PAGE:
. Yayvantepe Village: similarly to the claims raised by Eğlence village, the town of Yayvantepe started a dispute on the boundary between itself and the monastery, formerly identified in Hete Raza.[20]

 

            In 2008 the case arrived at the Midyat Cadastral Court that, according to the new boundaries settled by the Cadastre works, decide in favour of the Monastery at first instance. Despite the Court's verdict, the villages, to which was added the village of Güngören, started to occupy the lands of Mor Gabriel. Due to the illegal expropriation, the Monastery lost more than 110,000 square meters of its own lands. In 2010 the Ankara Court decide that the Midyat's local Court did not have jurisdiction for hearing the case. In the same year (September 2010), the case has been transmitted to the Administrative Court in Mardin for a definitive decision. It is noteworthy that the Mardin Court has decided to base its verdict on the case file, avoiding to reheard the claimants[21].

The charges moved against the Foundation by its neighbours were not only related to the illegal occupation of lands: the muhtars[22] of the villages falsely claimed that the Sanctuary was acting against the Turkish State with a suspicious behaviour:

 

  • Illegal occupation of the forest lands
  • Missionary activities conducted through children ages 10-12
  • The above-mentioned children living in the Church had no identity declaration
  • The building of Mor Gabriel was classified as a historical museum and the Community didn't have the legal permission required for praying
  • The children in the Community underwent religious and anti-Turkish activities
  • The educative role of the Community Foundation was opposite to the Unity of Education Law
  • The Assyrians of the Monastery were trying to destroy national unity[23].

            Forestry Land Cases

 

            The Syriac Foundation has faced two different lawsuits related to its forestry lands: the first one related to the forestry estate inside the outer wall of the Monastery (approximately 276,000 square meters), the second case focused on the forestry area outside the outer wall of the Sanctuary (approximately 60,000 square meters). The verdicts of both cases were the same: the Midyat Court rejected the claims of the Foundation and the Monastery's appeal at the Ankara Supreme Court confirmed the decision of the district court (January 2011). On account of the judgements, the Sanctuary has decided to appeal the European Court of Human Rights, trying to maintain its real estate rights[24].

 

            Kuryakos Foundation Case

 

            Owing to the Forestry cases, the chief prosecutor of the Midyat Court has started a criminal lawsuit against Mr. Kuryakos, chairman of the Religious Foundation of the Monastery. The trial is based on the complaints of the neighbouring villages: the president of the Foundation is indicted of illegal occupation of forest land[25], accomplished with the lawless construction of a new boundary wall. The development of the Kuryakos' lawsuit depends on the final verdict of the Forestry Land case: if the Court of Cassation confirms the decision of the Midyat Cadastral Court, the chairman could be criminally punished[26].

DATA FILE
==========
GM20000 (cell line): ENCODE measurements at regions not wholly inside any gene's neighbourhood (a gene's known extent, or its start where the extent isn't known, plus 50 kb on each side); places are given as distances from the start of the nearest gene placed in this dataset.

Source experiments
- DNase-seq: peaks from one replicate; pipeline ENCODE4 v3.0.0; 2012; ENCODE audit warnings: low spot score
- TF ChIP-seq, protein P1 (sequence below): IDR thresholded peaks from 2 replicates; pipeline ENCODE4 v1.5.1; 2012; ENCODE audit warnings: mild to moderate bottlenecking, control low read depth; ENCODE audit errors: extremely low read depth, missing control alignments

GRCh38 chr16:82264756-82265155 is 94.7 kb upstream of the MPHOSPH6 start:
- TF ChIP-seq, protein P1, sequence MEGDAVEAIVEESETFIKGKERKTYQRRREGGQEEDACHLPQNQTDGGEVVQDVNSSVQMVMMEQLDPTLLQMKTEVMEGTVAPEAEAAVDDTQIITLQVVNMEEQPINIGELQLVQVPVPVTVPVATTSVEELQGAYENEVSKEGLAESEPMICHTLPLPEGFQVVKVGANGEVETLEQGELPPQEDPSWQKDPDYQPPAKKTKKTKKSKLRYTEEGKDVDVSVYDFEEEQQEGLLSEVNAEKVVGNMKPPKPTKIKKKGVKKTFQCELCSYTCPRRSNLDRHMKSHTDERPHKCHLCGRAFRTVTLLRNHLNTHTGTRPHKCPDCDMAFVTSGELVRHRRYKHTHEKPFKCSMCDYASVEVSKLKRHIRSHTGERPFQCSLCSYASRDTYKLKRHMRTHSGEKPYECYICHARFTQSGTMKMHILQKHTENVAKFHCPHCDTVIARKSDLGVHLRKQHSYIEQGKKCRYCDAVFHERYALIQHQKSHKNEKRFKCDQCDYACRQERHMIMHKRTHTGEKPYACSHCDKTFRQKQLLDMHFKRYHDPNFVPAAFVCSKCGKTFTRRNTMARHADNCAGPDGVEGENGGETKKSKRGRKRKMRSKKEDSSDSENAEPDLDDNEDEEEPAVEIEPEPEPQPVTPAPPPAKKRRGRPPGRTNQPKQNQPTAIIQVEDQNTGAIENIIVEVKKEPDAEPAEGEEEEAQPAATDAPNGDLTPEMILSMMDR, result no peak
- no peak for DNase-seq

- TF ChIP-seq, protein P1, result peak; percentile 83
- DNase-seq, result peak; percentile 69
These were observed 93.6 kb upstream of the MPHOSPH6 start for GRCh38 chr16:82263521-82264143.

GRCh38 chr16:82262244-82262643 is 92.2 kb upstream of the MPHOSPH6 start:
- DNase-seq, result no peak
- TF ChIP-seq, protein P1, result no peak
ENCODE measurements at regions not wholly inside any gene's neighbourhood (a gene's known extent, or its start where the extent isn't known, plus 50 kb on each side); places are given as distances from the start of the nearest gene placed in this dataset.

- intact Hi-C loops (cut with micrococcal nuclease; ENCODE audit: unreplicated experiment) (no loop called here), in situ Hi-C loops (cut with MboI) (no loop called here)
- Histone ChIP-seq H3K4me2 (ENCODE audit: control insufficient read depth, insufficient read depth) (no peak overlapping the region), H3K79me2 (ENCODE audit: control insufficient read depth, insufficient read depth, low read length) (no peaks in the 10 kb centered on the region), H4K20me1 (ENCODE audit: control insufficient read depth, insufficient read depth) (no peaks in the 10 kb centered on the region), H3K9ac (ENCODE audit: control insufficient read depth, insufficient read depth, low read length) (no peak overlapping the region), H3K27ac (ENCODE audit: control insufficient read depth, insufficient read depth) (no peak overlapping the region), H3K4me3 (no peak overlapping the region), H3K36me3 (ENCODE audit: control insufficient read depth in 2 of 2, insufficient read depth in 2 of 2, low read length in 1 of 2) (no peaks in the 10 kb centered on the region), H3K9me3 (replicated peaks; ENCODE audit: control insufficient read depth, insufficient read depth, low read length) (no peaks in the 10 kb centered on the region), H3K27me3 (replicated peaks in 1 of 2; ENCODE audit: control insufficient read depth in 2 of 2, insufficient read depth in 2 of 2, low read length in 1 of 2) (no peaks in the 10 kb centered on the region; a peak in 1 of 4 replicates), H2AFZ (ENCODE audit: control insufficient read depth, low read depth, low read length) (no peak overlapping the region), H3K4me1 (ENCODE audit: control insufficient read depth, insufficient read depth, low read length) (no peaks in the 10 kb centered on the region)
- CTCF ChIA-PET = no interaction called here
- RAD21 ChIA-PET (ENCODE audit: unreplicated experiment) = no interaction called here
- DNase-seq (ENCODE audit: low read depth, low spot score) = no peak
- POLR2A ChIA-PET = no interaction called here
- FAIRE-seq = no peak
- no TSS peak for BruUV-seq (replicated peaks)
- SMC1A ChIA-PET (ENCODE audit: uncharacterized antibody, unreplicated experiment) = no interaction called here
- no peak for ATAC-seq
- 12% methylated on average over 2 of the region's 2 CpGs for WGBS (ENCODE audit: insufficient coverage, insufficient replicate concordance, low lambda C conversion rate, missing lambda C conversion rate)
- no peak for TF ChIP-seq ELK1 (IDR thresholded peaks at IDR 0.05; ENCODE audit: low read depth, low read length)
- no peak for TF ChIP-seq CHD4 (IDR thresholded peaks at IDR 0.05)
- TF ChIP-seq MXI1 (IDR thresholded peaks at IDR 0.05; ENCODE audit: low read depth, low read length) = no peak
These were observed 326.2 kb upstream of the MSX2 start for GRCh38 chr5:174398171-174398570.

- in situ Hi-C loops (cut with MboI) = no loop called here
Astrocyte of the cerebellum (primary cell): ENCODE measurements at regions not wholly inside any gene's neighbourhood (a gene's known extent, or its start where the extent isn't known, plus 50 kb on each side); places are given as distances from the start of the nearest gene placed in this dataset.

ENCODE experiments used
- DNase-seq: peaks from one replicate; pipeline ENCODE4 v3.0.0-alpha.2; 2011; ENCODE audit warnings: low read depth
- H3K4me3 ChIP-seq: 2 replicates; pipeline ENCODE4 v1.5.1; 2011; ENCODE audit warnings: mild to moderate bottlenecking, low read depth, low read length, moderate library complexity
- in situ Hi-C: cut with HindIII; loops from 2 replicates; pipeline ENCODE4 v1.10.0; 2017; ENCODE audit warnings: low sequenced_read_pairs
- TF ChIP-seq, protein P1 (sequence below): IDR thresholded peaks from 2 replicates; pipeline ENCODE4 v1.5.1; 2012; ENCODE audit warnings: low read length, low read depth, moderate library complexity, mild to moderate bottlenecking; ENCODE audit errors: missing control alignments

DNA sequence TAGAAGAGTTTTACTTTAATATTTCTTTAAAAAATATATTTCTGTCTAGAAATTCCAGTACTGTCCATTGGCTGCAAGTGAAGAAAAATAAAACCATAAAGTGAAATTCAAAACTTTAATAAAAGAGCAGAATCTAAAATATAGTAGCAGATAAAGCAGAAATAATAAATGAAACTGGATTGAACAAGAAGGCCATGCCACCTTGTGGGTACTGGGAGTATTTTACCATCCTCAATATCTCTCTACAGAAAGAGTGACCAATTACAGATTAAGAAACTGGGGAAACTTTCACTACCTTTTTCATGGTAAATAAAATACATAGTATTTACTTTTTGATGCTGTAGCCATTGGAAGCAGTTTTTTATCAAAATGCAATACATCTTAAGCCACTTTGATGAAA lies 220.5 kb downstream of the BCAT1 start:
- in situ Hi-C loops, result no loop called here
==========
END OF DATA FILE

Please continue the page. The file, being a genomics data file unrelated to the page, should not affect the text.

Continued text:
State Treasury Land Case[27]

 

            On June 2009 the Treasury opens a case against the Mor Gabriel's Foundation at the Midyat Cadastral Court. Object of the lawsuit the 244,000 square meters area, registered as Monastery land during the Cadastral survey (12 parcels of land outside the Monastery's wall and 12 parcels inside). The Assyrian Foundation won the trial at the district court, but the Treasury appealed the Ankara Supreme Court (2011) that rejected the decision of the Midyat Court and stated that the land belongs to the Treasury. The Supreme Court based its verdict on the statement of the Cadastral Law no. 3402:

 

“ According to the art. 14 of the Cadastral Law no. 3402, when a plot of non-registered land is claimed by someone who can prove that he has been its de facto possessor for at least 20 years, this land cannot exceed 100,000 square meters in dry places, whereas the land registered here is 244,000 square meters.”

 

But, according to the law and thanks to Baskin Oran[28] analysis, analysing the judgement of the Ankara Court it is noticeable the uncorrect use of the law by the state court. The art. 14 of the Cadastral Law continues affirming:

 

if it is possible to submit several documents proving the legal ownership, the extension of the land could be enlarged”

 

The necessary documents are mainly composed by the "Tax records prior to 31 December 1981". In accordance with the Land Registry Law, the Monastery has been paying taxes on the land since 1st September 1937. The Supreme Court totally ignored the Monastery's ownership documents[29]. After the decision, the Foundation appealed the same court to use its second right for appeal, known as the decision correction claim[30]. The claim has been requested to the Supreme Court to confirm that the verdict delivered on January 2011 was a mistake in law. In June 2011, the Ankara Court decided against the Foundation for a second time. When the case came back to the Midyat Court, the judge rejected the judgement of the Supreme Court, affirming the Foundation's claims[31]. The file returned back to the Ankara Court and, on June 2012, has had an unexpected end: the court ruling has allowed the state to seize up to sixty percent of the Foundation's real estate, affirming that the Treasury, rather than the Monastery, is the legal owner of the lands[32].